I don’t know what it is about the Mattress Factory museum in Pittsburgh but personally I’m convinced that it contains a magical people portal, a feature that transforms art viewing into the shared cultural event it was meant to be. Now, I haven’t lived in Pittsburgh long, only nine months, but in this museum’s quiet, nearly deserted spaces I have run into people I might have only hoped to see—while passing through the dark antechamber to Yayoi Kusama’s permanent installation for example, which itself resembles a fantastical mirrored transporter pod. So if the point of the Pittsburgh Biennial is to encounter some of your more interesting neighbors, the Mattress Factory delivers.
Let me pan out for a bit of context first. Initiated in 1994 by Murray Horne, then director of exhibitions at the Pittsburgh Center for the Arts (now curator of Wood Street Galleries and SPACE through the Pittsburgh Cultural Trust), the Pittsburgh Biennial is designed to showcase local artists. I am a little weary of the phrase “taking the temperature of the arts” but that is what the Biennial, like all contemporary surveys, is purported to do. It is also a complement to the Carnegie International at the Carnegie Museum of Art (CMOA), which occurs every five years. The International began in 1896 and is second only to the Venice Biennale as the oldest survey of contemporary art in the world.
Moving from macrocosm to microcosm, the Pittsburgh Biennial offers a serious and attention-grabbing format for local contemporary art, and since expanding to include Pittsburgh Filmmakers in 2008 (Pittsburgh Center for the Arts and Pittsburgh Filmmakers merged in 2006), it has continued to gain partner venues. This year marks the Biennial’s ninth and largest iteration to date. With openings rolling out over the summer and fall at each of the following (in order by date): Carnegie Museum of Art, Pittsburgh Glass Center, Pittsburgh Filmmakers, Pittsburgh Center for the Arts, Mattress Factory, Miller Gallery at Carnegie Mellon University, SPACE Gallery, and The Andy Warhol Museum, this year’s exhibitions required an extra year of planning (the last Biennial was held in 2011).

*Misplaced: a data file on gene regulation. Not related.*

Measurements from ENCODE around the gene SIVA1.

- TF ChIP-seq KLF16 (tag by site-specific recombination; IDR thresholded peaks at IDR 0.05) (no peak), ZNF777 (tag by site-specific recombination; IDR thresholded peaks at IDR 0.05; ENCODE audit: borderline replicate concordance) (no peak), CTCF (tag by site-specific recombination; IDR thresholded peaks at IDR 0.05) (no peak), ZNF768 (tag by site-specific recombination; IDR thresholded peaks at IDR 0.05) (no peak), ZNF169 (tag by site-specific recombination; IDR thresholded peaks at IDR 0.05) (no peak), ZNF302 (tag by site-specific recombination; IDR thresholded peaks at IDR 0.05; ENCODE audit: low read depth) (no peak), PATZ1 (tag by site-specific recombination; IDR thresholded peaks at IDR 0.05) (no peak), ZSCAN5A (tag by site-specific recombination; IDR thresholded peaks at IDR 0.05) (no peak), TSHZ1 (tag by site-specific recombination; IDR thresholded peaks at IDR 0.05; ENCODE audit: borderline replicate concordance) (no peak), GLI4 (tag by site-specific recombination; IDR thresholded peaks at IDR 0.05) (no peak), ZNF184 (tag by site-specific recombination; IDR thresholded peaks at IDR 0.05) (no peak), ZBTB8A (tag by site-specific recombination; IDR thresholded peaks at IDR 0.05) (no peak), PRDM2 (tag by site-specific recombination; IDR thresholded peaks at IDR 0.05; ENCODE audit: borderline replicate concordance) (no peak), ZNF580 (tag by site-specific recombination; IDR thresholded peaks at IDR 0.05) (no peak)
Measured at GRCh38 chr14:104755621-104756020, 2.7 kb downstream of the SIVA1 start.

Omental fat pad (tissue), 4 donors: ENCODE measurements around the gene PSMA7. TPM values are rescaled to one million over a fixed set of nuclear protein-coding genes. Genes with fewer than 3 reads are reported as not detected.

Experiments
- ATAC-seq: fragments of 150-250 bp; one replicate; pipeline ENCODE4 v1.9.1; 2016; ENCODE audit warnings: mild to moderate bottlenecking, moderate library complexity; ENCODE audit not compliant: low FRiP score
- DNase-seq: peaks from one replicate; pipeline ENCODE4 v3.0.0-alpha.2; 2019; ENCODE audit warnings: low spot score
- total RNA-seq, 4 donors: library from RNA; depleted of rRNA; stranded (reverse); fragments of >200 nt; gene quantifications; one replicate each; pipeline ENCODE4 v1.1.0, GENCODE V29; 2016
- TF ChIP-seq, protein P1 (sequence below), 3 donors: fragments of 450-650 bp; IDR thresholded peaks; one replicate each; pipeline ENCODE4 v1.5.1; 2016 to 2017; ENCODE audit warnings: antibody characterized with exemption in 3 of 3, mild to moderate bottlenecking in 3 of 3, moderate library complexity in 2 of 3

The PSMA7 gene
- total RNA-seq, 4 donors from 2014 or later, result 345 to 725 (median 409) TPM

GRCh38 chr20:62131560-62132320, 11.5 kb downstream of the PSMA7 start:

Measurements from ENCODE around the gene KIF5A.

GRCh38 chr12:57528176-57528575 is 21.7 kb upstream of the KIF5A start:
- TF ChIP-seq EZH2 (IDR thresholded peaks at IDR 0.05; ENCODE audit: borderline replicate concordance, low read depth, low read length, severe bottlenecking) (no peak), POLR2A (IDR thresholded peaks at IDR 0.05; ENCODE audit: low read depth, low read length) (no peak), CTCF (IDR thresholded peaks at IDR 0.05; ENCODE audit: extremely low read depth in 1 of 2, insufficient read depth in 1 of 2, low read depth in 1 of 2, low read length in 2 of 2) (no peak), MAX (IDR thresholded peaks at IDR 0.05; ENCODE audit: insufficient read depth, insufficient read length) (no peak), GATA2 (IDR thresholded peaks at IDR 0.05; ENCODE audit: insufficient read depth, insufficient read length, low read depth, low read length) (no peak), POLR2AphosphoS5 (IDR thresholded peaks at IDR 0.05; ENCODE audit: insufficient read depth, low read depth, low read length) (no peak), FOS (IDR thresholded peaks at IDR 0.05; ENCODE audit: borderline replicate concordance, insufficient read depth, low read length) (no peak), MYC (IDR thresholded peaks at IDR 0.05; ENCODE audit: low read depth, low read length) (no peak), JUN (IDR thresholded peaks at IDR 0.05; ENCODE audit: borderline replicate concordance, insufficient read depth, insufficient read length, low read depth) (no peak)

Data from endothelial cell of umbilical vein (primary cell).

Trying to choose only one venue to discuss is difficult because all are important to the whole and each take a different tack. Carnegie Museum of Art assistant curator Amanda Donnan featured a single artist this year (Corey Escoto), while Pittsburgh Center for the Arts curator Adam Welch selected a whopping twenty-three artists. The Mattress Factory’s co-directors Barbara Luderowski and Michael Olijnyk have selected five Pittsburgh artists, and I decided to visit their installations on behalf of Arthopper readers.
Each artist’s work holds its own on various museum floors, cheek to jowl with permanent installations by notables such as Greer Lankton, Yayoi Kusama and James Turrell. Riding the elevator to the first level and studying the map in anticipation, the doors open and a large three-dimensional word balloon confronted me with the statement: “Sometimes I just don’t know how to be in the world,” and I thought, “Hey, me too!” I was immediately receptive to what this exhibition had to offer if simple, all-too-human truths were to be the subject. Turning left, this word balloon’s bigger brother filled the large gallery space; held aloft by unpainted 2 x 4s, it read: “So I talk and talk and work to try and fill the emptiness.” If the initial, smaller cartoon bubble held a satisfying Buddhist koan of truth for me, the second was slightly annoying in a way the artist John Peña must have meant it to be; it was the physical bi-product of the first truth. Approaching these cartoonish word bubbles as objects was like being an ant in a nest filled with giant eggs. As the balloon glutonously assumed the whole room, I grappled with its text. Then I realized I should just let it go and allow the first idea to wash over me in its perfect unanswerability.
I wondered how Peña managed to install such a physically massive and pristine object safely in the gallery, and then I wondered why he did not make the effort to paint over his pencil marks on the smaller version, or hide some of the joiner’s putty on one of the support planks. It is often difficult to know what is intentional and what is not in craftsmanship, but this felt a little like talking to a friend who is saying something really smart but with a tiny bit of food on their face.